Simon Amstell: Do Nothing tour review

Note: This review is from 2009

Review by Steve Bennett

Strange thing celebrity. As Simon Amstell walks on stage, he’s greeted by the shrieking ‘we love you’s of a dozen teenage girls, whose devotion doesn’t apparently extend to even the most fundamental research into the erstwhile Buzzcocks host’s sexual preferences.

Yet had this show been billed as an hour of existential angst and philosophical musings from a chronically lonely 29-year-old Jew with a predilection for young, skinny, vulnerable men, it probably wouldn’t have been scheduled for two nights in the 1,800-seater Brighton Dome.

Amstell does a fine job of squaring this circle, admirably refusing to pander to his TV fans, yet ensuring the mighty ideas contained in this ambitious show are both accessible and funny. It’s an unflinchingly honest, and unashamedly thoughtful hour-and-a-bit that brilliantly combines the confessional, the aspirational and the intellectual.

Like all the greats, Amstell mines his own neurosis for our pleasure. You might imagine his life is one whirl of showbiz parties in which he dazzles adoring acolytes with the quick wit that served him so well on Never Mind The Buzzcocks. But the picture he paints is of a painfully introspective young man, so prone to overanalysing everything that he can never live spontaneously in the moment. It means he misses out on the thrills of living, but even that provides him more to cogitate upon in this unbreakable circle of angst.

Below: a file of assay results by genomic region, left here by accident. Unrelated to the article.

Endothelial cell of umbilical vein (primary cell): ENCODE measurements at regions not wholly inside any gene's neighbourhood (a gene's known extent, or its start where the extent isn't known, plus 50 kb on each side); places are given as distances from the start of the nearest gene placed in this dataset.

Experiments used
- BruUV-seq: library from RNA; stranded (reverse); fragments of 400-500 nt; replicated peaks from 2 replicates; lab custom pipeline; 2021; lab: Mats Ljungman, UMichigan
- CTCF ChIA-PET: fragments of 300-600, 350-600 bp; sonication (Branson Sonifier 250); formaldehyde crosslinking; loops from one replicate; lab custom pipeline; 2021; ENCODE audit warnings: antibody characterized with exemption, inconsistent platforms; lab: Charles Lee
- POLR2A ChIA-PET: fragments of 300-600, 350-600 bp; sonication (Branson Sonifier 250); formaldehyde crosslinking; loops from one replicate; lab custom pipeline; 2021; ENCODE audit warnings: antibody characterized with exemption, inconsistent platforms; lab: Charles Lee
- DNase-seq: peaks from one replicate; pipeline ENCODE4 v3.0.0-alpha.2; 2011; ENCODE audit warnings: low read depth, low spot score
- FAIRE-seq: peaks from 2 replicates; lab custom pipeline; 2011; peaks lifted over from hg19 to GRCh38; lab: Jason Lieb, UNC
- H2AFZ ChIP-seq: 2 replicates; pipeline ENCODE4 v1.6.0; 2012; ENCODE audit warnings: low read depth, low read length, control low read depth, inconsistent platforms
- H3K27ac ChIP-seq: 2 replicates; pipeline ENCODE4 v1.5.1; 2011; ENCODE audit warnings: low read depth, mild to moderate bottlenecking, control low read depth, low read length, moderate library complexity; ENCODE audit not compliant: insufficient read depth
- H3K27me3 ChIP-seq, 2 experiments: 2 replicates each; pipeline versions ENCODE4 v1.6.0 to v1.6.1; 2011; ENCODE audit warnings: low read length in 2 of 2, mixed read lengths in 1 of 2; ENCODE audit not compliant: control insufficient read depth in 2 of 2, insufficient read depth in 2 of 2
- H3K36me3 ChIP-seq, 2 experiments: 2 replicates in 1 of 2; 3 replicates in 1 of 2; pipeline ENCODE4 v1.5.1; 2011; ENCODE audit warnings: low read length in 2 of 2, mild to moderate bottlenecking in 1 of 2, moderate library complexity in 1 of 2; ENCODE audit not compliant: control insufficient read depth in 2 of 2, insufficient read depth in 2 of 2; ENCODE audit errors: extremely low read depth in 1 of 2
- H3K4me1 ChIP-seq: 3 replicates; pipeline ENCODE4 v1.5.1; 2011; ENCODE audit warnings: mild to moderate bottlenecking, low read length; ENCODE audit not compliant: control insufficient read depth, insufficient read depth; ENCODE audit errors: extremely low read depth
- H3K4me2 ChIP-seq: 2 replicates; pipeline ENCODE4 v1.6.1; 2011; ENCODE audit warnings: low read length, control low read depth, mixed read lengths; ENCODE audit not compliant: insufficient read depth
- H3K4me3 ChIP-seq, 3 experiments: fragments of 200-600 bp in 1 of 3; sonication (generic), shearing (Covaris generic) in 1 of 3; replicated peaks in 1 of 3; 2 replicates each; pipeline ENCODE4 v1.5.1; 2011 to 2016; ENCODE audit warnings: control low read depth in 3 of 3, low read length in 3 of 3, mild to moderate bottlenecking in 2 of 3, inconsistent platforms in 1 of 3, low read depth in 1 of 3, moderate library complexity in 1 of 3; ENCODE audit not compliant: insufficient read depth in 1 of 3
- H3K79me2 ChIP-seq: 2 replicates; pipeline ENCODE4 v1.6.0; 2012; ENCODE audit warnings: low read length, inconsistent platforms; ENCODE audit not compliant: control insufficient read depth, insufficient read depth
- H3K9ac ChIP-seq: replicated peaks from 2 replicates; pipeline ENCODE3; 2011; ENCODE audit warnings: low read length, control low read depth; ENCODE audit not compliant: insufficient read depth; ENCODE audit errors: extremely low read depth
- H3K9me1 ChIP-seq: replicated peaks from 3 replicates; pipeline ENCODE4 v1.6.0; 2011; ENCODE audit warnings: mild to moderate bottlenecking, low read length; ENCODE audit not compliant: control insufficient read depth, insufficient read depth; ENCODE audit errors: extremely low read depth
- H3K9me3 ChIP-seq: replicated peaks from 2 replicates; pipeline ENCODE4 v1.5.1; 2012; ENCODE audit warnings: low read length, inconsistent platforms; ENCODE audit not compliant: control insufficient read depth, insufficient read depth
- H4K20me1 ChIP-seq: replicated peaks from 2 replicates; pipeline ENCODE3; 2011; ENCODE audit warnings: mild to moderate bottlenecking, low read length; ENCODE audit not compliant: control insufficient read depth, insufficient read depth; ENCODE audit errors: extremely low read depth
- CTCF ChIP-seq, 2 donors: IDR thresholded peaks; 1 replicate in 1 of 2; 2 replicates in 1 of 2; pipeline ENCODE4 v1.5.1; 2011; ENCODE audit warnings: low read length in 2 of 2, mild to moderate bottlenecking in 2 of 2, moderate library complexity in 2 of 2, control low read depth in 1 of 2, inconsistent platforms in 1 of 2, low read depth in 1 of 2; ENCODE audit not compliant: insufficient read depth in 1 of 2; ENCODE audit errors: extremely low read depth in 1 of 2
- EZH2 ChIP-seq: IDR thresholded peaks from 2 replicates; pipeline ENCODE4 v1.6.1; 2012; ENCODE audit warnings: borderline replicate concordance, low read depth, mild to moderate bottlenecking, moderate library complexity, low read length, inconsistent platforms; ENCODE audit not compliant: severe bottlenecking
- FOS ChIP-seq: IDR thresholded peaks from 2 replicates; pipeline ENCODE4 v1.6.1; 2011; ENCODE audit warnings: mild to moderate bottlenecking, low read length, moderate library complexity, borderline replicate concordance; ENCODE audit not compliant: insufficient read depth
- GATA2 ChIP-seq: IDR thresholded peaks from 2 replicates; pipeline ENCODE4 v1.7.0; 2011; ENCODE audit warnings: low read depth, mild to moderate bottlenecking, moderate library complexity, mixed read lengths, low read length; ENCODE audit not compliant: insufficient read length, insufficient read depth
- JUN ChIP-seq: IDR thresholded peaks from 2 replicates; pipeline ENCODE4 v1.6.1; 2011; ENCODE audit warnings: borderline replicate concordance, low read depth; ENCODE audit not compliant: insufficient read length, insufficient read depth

There’s a redemptive tale here of him breaking this pattern, conquering his shyness, and having some fun; but any uplifting moral is tempered by the fact you know he secretly likes the self-diagnosed status of ‘genius recluse’ that allows him to be semi-detached from the world, only able to shine in the artificial environment of a TV studio or stand-up show.

That sense of not fitting in is nicely exploited in the tales from his youth; of realising his grandmother’s praise was empty, and finding little fun in the suburban discos of Romford, yet returning week after week as that’s what social pressures demanded. It’s a situation that will be painfully familiar to so many.

Amstell is an astute observer, not of deeds or actions as a Michael McIntyre might, but of emotions and motivations. He has the insight of an philosopher, but the wit of a panel-show host – and it proves a thoroughly satisfying cocktail.

As well as the big ideas of love, paranoia and the self, Amstell touches briefly on the insular racism of his Jewish family, sexual hang-ups and the naivety of religion with the dry, mordant wit that runs through a show that’s well-structured and tightly written.

Forget the screaming girls, this is intelligent, grown-up comedy that’s as funny as it is perceptive.

Review date: 13 Oct 2009
Reviewed by: Steve Bennett
Reviewed at: Brighton Dome

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